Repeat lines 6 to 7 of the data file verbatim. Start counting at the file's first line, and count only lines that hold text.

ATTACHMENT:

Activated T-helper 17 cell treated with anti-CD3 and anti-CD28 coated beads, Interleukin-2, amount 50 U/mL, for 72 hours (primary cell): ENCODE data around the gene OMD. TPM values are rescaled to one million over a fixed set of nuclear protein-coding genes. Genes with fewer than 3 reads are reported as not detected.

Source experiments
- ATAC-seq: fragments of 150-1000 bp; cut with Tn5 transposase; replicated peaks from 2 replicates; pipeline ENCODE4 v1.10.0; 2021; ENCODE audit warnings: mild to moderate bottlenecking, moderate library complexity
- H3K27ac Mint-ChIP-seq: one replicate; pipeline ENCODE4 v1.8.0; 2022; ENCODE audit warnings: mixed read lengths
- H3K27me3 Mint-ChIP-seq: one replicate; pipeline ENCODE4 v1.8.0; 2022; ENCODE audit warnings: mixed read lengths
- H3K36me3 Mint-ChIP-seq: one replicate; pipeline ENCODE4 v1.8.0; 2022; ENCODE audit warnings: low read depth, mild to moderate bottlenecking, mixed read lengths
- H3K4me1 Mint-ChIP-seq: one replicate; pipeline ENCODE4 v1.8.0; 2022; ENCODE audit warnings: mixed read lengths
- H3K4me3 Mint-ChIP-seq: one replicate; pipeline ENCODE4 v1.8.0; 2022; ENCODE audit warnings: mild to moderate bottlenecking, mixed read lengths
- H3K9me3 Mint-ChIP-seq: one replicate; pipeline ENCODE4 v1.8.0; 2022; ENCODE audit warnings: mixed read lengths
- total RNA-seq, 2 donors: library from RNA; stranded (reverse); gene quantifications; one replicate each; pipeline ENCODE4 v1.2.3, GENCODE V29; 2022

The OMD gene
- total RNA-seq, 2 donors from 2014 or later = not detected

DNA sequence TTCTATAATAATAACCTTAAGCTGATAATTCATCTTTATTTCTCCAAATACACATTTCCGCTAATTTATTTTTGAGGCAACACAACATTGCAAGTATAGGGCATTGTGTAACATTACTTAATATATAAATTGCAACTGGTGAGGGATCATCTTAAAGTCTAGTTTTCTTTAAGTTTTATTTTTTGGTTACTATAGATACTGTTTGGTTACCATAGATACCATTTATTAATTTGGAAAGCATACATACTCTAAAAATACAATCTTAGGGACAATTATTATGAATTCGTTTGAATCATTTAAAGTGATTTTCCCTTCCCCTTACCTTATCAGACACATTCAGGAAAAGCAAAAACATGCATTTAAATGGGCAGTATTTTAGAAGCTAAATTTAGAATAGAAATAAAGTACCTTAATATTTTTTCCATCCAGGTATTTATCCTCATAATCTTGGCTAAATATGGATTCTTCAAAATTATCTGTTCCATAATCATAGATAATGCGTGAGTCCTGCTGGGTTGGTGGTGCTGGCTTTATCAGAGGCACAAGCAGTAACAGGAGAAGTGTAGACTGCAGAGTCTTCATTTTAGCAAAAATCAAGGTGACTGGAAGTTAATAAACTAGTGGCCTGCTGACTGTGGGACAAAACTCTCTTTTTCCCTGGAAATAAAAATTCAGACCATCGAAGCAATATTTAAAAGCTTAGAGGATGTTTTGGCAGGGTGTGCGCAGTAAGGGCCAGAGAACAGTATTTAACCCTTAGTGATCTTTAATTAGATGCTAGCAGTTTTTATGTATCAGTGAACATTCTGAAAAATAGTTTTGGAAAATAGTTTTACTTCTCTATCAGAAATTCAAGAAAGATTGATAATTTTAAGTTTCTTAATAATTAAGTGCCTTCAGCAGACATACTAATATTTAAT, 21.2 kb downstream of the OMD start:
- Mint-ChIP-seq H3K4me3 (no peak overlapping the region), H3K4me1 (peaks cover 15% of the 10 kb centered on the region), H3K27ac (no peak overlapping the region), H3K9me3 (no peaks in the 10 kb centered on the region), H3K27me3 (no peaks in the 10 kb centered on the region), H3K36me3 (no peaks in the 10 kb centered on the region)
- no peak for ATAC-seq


- H3K36me3 Mint-ChIP-seq: one replicate; pipeline ENCODE4 v1.8.0; 2022; ENCODE audit warnings: low read depth, mild to moderate bottlenecking, mixed read lengths
- H3K4me1 Mint-ChIP-seq: one replicate; pipeline ENCODE4 v1.8.0; 2022; ENCODE audit warnings: mixed read lengths